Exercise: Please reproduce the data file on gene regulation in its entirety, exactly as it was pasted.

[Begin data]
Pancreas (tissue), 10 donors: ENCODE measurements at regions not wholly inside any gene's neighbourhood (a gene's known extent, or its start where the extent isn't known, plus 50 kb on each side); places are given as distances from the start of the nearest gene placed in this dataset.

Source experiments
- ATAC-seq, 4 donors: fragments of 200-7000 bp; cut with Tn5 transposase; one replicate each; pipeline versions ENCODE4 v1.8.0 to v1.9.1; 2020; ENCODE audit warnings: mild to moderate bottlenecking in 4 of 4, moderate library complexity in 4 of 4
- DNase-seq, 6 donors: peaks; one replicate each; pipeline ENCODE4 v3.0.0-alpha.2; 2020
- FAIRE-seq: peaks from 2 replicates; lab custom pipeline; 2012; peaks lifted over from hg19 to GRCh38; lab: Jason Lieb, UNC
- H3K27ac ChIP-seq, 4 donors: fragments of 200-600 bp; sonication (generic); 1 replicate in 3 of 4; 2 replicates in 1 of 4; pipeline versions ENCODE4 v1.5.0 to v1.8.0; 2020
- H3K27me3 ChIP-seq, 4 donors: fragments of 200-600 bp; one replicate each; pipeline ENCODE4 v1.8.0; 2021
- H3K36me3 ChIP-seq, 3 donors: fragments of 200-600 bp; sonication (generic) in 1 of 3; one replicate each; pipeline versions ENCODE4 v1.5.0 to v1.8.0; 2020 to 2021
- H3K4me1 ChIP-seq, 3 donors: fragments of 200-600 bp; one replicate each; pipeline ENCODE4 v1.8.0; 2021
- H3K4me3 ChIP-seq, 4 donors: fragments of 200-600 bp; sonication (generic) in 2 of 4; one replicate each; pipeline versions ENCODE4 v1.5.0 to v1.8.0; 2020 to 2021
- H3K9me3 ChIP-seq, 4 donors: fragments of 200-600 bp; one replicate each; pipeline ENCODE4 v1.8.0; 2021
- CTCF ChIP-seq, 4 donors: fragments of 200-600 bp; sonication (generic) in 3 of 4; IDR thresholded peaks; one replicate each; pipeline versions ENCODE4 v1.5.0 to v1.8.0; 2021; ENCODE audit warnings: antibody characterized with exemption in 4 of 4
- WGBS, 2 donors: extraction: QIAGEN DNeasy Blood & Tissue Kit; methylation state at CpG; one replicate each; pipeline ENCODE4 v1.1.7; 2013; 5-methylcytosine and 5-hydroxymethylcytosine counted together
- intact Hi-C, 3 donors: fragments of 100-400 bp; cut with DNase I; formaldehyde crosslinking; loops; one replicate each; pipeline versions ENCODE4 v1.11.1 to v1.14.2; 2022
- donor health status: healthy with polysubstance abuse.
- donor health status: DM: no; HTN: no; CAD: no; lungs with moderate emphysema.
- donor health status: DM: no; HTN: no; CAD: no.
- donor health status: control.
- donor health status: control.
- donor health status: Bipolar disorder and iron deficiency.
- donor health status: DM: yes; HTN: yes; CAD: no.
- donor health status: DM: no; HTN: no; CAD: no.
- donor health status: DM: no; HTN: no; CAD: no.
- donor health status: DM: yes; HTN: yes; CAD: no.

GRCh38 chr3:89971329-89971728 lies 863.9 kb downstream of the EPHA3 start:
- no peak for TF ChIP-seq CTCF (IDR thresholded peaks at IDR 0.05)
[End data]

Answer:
Pancreas (tissue), 10 donors: ENCODE measurements at regions not wholly inside any gene's neighbourhood (a gene's known extent, or its start where the extent isn't known, plus 50 kb on each side); places are given as distances from the start of the nearest gene placed in this dataset.

Source experiments
- ATAC-seq, 4 donors: fragments of 200-7000 bp; cut with Tn5 transposase; one replicate each; pipeline versions ENCODE4 v1.8.0 to v1.9.1; 2020; ENCODE audit warnings: mild to moderate bottlenecking in 4 of 4, moderate library complexity in 4 of 4
- DNase-seq, 6 donors: peaks; one replicate each; pipeline ENCODE4 v3.0.0-alpha.2; 2020
- FAIRE-seq: peaks from 2 replicates; lab custom pipeline; 2012; peaks lifted over from hg19 to GRCh38; lab: Jason Lieb, UNC
- H3K27ac ChIP-seq, 4 donors: fragments of 200-600 bp; sonication (generic); 1 replicate in 3 of 4; 2 replicates in 1 of 4; pipeline versions ENCODE4 v1.5.0 to v1.8.0; 2020
- H3K27me3 ChIP-seq, 4 donors: fragments of 200-600 bp; one replicate each; pipeline ENCODE4 v1.8.0; 2021
- H3K36me3 ChIP-seq, 3 donors: fragments of 200-600 bp; sonication (generic) in 1 of 3; one replicate each; pipeline versions ENCODE4 v1.5.0 to v1.8.0; 2020 to 2021
- H3K4me1 ChIP-seq, 3 donors: fragments of 200-600 bp; one replicate each; pipeline ENCODE4 v1.8.0; 2021
- H3K4me3 ChIP-seq, 4 donors: fragments of 200-600 bp; sonication (generic) in 2 of 4; one replicate each; pipeline versions ENCODE4 v1.5.0 to v1.8.0; 2020 to 2021
- H3K9me3 ChIP-seq, 4 donors: fragments of 200-600 bp; one replicate each; pipeline ENCODE4 v1.8.0; 2021
- CTCF ChIP-seq, 4 donors: fragments of 200-600 bp; sonication (generic) in 3 of 4; IDR thresholded peaks; one replicate each; pipeline versions ENCODE4 v1.5.0 to v1.8.0; 2021; ENCODE audit warnings: antibody characterized with exemption in 4 of 4
- WGBS, 2 donors: extraction: QIAGEN DNeasy Blood & Tissue Kit; methylation state at CpG; one replicate each; pipeline ENCODE4 v1.1.7; 2013; 5-methylcytosine and 5-hydroxymethylcytosine counted together
- intact Hi-C, 3 donors: fragments of 100-400 bp; cut with DNase I; formaldehyde crosslinking; loops; one replicate each; pipeline versions ENCODE4 v1.11.1 to v1.14.2; 2022
- donor health status: healthy with polysubstance abuse.
- donor health status: DM: no; HTN: no; CAD: no; lungs with moderate emphysema.
- donor health status: DM: no; HTN: no; CAD: no.
- donor health status: control.
- donor health status: control.
- donor health status: Bipolar disorder and iron deficiency.
- donor health status: DM: yes; HTN: yes; CAD: no.
- donor health status: DM: no; HTN: no; CAD: no.
- donor health status: DM: no; HTN: no; CAD: no.
- donor health status: DM: yes; HTN: yes; CAD: no.

GRCh38 chr3:89971329-89971728 lies 863.9 kb downstream of the EPHA3 start:
- no peak for TF ChIP-seq CTCF (IDR thresholded peaks at IDR 0.05)